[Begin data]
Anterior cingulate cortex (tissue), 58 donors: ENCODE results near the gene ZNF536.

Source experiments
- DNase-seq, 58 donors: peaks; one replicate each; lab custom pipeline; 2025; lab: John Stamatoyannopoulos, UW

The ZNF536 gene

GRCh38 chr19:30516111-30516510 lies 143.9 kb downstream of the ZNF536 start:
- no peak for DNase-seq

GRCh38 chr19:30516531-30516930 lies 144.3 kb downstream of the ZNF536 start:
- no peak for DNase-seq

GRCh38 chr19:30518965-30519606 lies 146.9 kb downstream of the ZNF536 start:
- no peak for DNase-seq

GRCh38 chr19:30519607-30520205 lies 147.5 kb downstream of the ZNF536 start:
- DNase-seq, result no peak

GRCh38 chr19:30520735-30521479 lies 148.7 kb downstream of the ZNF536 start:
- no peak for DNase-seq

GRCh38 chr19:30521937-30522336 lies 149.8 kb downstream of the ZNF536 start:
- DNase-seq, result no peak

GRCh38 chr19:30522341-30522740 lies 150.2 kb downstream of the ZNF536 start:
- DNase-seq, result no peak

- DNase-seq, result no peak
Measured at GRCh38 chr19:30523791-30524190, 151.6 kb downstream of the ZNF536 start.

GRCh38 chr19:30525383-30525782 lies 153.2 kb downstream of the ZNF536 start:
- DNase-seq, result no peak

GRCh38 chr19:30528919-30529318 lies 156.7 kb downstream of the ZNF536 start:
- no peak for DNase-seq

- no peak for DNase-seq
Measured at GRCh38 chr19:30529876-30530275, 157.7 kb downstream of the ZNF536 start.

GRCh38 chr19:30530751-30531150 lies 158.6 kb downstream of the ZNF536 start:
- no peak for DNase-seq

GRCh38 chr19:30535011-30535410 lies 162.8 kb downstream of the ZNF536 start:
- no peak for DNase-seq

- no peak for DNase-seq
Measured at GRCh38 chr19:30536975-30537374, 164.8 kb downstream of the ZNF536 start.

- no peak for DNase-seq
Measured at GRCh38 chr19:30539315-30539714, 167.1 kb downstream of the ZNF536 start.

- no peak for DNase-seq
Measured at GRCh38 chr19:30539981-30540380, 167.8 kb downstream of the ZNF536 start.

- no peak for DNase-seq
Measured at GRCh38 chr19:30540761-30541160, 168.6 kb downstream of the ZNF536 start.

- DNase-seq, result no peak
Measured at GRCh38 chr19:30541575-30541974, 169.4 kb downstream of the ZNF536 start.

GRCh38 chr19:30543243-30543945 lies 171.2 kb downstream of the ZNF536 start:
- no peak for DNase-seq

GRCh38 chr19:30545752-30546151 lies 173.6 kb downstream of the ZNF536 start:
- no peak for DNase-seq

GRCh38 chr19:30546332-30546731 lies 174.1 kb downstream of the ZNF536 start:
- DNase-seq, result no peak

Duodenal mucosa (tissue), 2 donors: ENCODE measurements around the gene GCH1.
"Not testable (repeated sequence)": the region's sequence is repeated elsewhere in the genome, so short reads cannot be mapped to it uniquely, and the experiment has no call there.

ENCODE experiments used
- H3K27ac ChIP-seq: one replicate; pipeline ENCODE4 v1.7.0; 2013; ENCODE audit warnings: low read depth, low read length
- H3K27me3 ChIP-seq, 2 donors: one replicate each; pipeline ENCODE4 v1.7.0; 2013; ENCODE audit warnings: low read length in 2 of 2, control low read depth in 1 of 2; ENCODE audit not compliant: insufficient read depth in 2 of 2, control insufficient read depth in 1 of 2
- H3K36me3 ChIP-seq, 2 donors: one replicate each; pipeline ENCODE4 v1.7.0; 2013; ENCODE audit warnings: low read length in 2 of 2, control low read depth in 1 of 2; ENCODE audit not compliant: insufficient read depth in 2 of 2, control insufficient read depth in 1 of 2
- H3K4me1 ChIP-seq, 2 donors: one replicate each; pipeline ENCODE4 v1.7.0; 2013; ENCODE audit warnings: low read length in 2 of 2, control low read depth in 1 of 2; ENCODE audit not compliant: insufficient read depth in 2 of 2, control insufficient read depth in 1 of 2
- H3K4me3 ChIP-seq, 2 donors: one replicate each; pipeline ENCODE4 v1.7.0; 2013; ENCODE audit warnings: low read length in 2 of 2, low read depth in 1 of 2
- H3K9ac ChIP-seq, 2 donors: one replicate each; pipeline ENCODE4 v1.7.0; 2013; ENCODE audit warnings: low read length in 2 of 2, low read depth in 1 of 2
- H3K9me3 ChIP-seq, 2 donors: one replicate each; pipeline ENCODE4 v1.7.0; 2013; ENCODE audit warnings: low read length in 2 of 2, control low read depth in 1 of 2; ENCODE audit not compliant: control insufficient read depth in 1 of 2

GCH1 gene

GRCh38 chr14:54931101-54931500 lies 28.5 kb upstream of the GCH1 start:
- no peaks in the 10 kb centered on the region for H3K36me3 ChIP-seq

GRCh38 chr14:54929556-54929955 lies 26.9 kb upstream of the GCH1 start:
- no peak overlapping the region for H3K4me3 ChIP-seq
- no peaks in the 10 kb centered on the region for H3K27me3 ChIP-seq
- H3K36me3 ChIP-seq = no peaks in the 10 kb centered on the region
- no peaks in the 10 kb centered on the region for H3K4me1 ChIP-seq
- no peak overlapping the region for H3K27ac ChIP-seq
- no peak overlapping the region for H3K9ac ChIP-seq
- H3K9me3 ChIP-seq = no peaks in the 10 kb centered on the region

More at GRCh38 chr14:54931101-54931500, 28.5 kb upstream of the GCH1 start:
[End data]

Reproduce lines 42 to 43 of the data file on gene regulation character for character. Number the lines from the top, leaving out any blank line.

- no peak for DNase-seq

GRCh38 chr19:30545752-30546151 lies 173.6 kb downstream of the ZNF536 start: